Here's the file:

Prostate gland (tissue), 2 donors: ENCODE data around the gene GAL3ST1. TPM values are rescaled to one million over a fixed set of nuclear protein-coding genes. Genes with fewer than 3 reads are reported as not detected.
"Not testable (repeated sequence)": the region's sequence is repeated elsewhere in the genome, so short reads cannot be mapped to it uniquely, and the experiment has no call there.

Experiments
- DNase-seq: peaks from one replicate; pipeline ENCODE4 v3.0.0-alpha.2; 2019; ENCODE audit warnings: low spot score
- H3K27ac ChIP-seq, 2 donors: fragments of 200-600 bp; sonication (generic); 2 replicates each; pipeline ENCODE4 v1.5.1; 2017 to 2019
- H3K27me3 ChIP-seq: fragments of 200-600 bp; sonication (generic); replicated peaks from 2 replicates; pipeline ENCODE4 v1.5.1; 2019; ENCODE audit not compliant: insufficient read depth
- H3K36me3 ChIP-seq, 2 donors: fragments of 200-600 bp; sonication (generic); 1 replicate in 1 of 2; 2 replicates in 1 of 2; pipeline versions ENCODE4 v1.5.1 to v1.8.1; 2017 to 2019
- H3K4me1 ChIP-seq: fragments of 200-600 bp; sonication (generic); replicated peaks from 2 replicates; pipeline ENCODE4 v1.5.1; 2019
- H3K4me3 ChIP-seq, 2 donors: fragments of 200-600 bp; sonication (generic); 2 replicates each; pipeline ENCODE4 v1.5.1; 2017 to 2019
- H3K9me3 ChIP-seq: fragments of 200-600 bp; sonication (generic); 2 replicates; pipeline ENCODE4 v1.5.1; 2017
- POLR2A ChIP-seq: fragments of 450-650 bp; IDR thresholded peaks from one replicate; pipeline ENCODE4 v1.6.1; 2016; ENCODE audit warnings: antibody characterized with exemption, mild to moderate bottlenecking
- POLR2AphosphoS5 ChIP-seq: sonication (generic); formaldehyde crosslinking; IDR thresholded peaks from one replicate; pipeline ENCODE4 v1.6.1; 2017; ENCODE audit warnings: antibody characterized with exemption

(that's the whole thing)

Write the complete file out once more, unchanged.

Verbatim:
Prostate gland (tissue), 2 donors: ENCODE data around the gene GAL3ST1. TPM values are rescaled to one million over a fixed set of nuclear protein-coding genes. Genes with fewer than 3 reads are reported as not detected.
"Not testable (repeated sequence)": the region's sequence is repeated elsewhere in the genome, so short reads cannot be mapped to it uniquely, and the experiment has no call there.

Experiments
- DNase-seq: peaks from one replicate; pipeline ENCODE4 v3.0.0-alpha.2; 2019; ENCODE audit warnings: low spot score
- H3K27ac ChIP-seq, 2 donors: fragments of 200-600 bp; sonication (generic); 2 replicates each; pipeline ENCODE4 v1.5.1; 2017 to 2019
- H3K27me3 ChIP-seq: fragments of 200-600 bp; sonication (generic); replicated peaks from 2 replicates; pipeline ENCODE4 v1.5.1; 2019; ENCODE audit not compliant: insufficient read depth
- H3K36me3 ChIP-seq, 2 donors: fragments of 200-600 bp; sonication (generic); 1 replicate in 1 of 2; 2 replicates in 1 of 2; pipeline versions ENCODE4 v1.5.1 to v1.8.1; 2017 to 2019
- H3K4me1 ChIP-seq: fragments of 200-600 bp; sonication (generic); replicated peaks from 2 replicates; pipeline ENCODE4 v1.5.1; 2019
- H3K4me3 ChIP-seq, 2 donors: fragments of 200-600 bp; sonication (generic); 2 replicates each; pipeline ENCODE4 v1.5.1; 2017 to 2019
- H3K9me3 ChIP-seq: fragments of 200-600 bp; sonication (generic); 2 replicates; pipeline ENCODE4 v1.5.1; 2017
- POLR2A ChIP-seq: fragments of 450-650 bp; IDR thresholded peaks from one replicate; pipeline ENCODE4 v1.6.1; 2016; ENCODE audit warnings: antibody characterized with exemption, mild to moderate bottlenecking
- POLR2AphosphoS5 ChIP-seq: sonication (generic); formaldehyde crosslinking; IDR thresholded peaks from one replicate; pipeline ENCODE4 v1.6.1; 2017; ENCODE audit warnings: antibody characterized with exemption